Brazil Bets on 4% Borrowing Costs Under Next President as Spending to Ease

Date: Tuesday, June 22, 2010
Author: Bloomberg

Brazil is aiming to cut inflation- adjusted borrowing costs to 4 percent under the next president, less than half the level in 2006, as the economy expands and the government reins in spending.

The country’s real interest rate is “still high,” Deputy Treasury Secretary Paulo Valle said in an interview at Bloomberg’s headquarters in New York. “We want to bring it to 4 percent.”

Government bonds due in 2020 linked to Brazil’s consumer price index yielded 6.39 percent yesterday, down from 10.2 percent on similar-maturity debt four years earlier, according to data compiled by Bloomberg. The rate will fall further as the administration that takes office after October elections to replace President Luiz Inacio Lula da Silva withdraws stimulus measures, Rubens Sardenberg, chief economist at Febraban, the country’s banking federation, said in an interview.

Government spending cuts would help increase the savings rate in Brazil, which at about 15 percent of gross domestic product, half that of China’s, is too low to meet borrowing needs and keeps interest rates high, said Tony Volpon, Latin America strategist at Nomura Holdings Inc. The two candidates leading in polls ahead of the election, former Sao Paulo Governor Jose Serra and ex-Cabinet Chief Dilma Rousseff, say lower spending may help push down borrowing costs.

“If the new government in Brazil makes a clear sign in terms of fiscal policy, you can have in the short term a very aggressive reduction of interest rates,” Sardenberg said in the interview yesterday in New York.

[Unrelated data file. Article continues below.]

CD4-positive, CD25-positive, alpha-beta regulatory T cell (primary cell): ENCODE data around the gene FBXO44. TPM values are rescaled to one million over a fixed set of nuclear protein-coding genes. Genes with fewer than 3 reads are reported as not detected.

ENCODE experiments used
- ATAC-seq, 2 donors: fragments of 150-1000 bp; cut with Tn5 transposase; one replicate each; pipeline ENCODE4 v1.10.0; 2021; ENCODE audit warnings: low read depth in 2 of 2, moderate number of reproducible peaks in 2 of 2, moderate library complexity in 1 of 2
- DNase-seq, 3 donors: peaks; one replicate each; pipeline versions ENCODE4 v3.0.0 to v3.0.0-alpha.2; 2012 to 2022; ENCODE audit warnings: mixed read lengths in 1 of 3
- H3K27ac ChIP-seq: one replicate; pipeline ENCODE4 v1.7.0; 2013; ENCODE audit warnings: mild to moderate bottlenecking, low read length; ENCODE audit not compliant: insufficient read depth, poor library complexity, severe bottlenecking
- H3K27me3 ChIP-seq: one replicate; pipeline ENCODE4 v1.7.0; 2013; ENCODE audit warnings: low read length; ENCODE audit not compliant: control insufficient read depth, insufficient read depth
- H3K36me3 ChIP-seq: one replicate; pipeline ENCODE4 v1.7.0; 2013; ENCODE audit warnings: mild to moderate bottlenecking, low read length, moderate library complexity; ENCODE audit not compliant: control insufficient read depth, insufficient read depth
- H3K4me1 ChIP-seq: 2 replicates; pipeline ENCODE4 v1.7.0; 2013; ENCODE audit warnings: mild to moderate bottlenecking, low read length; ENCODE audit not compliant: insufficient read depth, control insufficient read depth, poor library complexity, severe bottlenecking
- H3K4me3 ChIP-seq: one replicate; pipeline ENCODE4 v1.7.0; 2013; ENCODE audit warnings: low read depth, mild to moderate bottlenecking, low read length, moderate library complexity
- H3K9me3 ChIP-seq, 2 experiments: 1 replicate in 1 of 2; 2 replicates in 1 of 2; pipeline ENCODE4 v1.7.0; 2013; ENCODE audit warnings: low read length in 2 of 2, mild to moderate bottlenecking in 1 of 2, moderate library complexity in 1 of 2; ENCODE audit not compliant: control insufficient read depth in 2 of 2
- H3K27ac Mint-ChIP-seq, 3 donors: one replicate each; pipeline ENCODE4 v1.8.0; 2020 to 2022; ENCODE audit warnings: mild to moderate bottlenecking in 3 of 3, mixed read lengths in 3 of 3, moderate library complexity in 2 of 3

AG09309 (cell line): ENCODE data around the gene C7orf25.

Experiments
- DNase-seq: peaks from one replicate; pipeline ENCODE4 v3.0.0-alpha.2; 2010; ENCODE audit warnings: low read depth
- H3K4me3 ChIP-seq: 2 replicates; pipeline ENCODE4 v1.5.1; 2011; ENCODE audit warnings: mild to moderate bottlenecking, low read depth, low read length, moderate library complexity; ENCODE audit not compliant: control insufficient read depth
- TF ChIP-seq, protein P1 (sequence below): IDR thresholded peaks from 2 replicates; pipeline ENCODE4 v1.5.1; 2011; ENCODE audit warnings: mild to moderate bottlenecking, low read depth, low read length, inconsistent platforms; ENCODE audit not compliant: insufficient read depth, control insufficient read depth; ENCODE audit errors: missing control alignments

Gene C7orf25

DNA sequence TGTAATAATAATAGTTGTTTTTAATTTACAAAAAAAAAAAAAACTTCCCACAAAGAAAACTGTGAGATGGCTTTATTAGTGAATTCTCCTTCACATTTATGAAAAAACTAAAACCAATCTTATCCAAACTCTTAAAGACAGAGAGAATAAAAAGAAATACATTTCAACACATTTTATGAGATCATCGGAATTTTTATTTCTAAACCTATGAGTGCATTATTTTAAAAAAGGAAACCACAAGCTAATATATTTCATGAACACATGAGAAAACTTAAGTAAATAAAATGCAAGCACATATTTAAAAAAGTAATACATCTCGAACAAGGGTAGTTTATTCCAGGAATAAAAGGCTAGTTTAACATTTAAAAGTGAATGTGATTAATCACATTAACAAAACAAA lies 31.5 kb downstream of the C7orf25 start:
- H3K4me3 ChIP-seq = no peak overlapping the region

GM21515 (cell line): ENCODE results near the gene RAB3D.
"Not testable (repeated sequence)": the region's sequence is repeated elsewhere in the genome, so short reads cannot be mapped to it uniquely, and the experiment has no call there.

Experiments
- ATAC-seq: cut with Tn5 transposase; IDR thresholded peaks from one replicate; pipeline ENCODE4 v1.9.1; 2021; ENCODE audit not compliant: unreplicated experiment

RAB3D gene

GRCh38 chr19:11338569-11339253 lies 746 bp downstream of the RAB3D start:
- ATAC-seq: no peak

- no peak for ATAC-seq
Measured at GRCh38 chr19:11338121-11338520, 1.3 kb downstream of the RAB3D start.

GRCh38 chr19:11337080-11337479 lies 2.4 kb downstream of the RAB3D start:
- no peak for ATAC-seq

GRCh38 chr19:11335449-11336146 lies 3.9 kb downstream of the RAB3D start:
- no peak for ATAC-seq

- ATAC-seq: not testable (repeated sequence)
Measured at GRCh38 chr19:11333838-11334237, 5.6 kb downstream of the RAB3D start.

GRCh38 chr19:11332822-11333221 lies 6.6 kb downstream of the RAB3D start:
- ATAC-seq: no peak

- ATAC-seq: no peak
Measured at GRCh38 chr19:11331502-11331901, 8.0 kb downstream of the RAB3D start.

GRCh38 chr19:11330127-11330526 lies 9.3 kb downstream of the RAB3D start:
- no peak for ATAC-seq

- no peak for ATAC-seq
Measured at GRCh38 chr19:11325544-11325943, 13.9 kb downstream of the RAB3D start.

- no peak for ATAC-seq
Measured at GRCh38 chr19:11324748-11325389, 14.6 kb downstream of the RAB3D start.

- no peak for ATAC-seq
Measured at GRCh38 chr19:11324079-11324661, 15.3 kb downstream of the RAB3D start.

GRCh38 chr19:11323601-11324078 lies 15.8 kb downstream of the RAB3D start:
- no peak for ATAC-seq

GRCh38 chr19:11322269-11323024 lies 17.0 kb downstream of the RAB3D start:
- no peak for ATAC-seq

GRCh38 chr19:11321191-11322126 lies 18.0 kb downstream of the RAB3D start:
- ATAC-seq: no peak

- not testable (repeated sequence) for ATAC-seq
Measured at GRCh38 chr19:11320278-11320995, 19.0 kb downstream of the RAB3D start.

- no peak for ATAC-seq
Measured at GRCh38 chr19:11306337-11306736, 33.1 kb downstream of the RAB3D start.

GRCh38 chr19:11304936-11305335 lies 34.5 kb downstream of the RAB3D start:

‘Lot of Value’

Real rates in Latin America’s biggest economy compare with a 4.26 percent yield on Colombia’s inflation-linked bonds due in 2023, according to data compiled by Bloomberg. Yields on Mexico’s inflation-linked bonds maturing in June 2019 yielded 2.83 percent. Brazil’s BBB- credit rating from Standard & Poor’s, the lowest investment grade, matches Colombia’s ranking and is one level below Mexico’s BBB.

“I see a lot of value in inflation-linked bonds,” said Luis Roberto Zaratin Soares, the head of fixed-income and hedge funds at Bradesco Asset Management, Brazil’s third-largest fund manager by assets. “Real interest rates are close to six and a half percent, which is very high. In fixed income in the whole world, I don’t see a better investment than this.”

The yield on Brazil’s 6.2 billion reais ($3.5 billion) of 2020 notes, whose principal increases in line with the consumer price index, rose two basis points yesterday from 6.37 percent on June 18, Bloomberg data show. It has dropped 20 basis points from 6.59 at the end of 2009.

Cruzeiro Bond Sale

Brazilian fixed-rate bonds due in 2021 yielded 12.35 percent yesterday, down from 12.44 percent at the end of last week. The yield premium on the country’s dollar government bonds over U.S. Treasuries narrowed one basis point to 222, according to JPMorgan Chase & Co.’s EMBI+ index. The difference has fallen 29 basis points from a nine-month high of 251 on June 8.